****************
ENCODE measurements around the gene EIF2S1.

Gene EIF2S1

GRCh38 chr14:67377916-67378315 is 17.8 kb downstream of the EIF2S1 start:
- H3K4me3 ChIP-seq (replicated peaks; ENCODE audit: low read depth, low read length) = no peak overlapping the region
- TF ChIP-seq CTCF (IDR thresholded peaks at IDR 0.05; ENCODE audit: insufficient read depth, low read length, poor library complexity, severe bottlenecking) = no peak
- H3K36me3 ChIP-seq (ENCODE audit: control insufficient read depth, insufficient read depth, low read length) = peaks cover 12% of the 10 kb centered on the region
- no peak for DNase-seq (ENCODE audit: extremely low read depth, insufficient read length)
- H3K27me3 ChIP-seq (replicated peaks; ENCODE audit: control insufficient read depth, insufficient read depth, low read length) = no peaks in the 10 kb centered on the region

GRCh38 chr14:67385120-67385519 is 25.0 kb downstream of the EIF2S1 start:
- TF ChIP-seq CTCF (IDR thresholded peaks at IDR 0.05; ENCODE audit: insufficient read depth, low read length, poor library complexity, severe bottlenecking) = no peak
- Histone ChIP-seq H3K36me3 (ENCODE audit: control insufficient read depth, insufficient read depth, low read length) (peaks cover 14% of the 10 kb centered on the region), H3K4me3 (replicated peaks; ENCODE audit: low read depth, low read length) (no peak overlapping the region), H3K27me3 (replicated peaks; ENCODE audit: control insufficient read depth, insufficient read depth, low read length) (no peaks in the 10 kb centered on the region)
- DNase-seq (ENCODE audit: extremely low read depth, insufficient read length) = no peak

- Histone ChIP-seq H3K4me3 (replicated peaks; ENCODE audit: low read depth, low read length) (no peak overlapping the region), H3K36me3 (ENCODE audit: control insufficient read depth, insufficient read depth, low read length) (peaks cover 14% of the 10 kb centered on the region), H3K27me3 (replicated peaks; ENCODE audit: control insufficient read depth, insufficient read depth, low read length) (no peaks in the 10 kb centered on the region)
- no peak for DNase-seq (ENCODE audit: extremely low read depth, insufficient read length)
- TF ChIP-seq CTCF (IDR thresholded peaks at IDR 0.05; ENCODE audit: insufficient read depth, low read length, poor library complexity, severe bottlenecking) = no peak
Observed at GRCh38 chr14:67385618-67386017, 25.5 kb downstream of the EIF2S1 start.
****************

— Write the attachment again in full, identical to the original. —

ENCODE measurements around the gene EIF2S1.

Gene EIF2S1

GRCh38 chr14:67377916-67378315 is 17.8 kb downstream of the EIF2S1 start:
- H3K4me3 ChIP-seq (replicated peaks; ENCODE audit: low read depth, low read length) = no peak overlapping the region
- TF ChIP-seq CTCF (IDR thresholded peaks at IDR 0.05; ENCODE audit: insufficient read depth, low read length, poor library complexity, severe bottlenecking) = no peak
- H3K36me3 ChIP-seq (ENCODE audit: control insufficient read depth, insufficient read depth, low read length) = peaks cover 12% of the 10 kb centered on the region
- no peak for DNase-seq (ENCODE audit: extremely low read depth, insufficient read length)
- H3K27me3 ChIP-seq (replicated peaks; ENCODE audit: control insufficient read depth, insufficient read depth, low read length) = no peaks in the 10 kb centered on the region

GRCh38 chr14:67385120-67385519 is 25.0 kb downstream of the EIF2S1 start:
- TF ChIP-seq CTCF (IDR thresholded peaks at IDR 0.05; ENCODE audit: insufficient read depth, low read length, poor library complexity, severe bottlenecking) = no peak
- Histone ChIP-seq H3K36me3 (ENCODE audit: control insufficient read depth, insufficient read depth, low read length) (peaks cover 14% of the 10 kb centered on the region), H3K4me3 (replicated peaks; ENCODE audit: low read depth, low read length) (no peak overlapping the region), H3K27me3 (replicated peaks; ENCODE audit: control insufficient read depth, insufficient read depth, low read length) (no peaks in the 10 kb centered on the region)
- DNase-seq (ENCODE audit: extremely low read depth, insufficient read length) = no peak

- Histone ChIP-seq H3K4me3 (replicated peaks; ENCODE audit: low read depth, low read length) (no peak overlapping the region), H3K36me3 (ENCODE audit: control insufficient read depth, insufficient read depth, low read length) (peaks cover 14% of the 10 kb centered on the region), H3K27me3 (replicated peaks; ENCODE audit: control insufficient read depth, insufficient read depth, low read length) (no peaks in the 10 kb centered on the region)
- no peak for DNase-seq (ENCODE audit: extremely low read depth, insufficient read length)
- TF ChIP-seq CTCF (IDR thresholded peaks at IDR 0.05; ENCODE audit: insufficient read depth, low read length, poor library complexity, severe bottlenecking) = no peak
Observed at GRCh38 chr14:67385618-67386017, 25.5 kb downstream of the EIF2S1 start.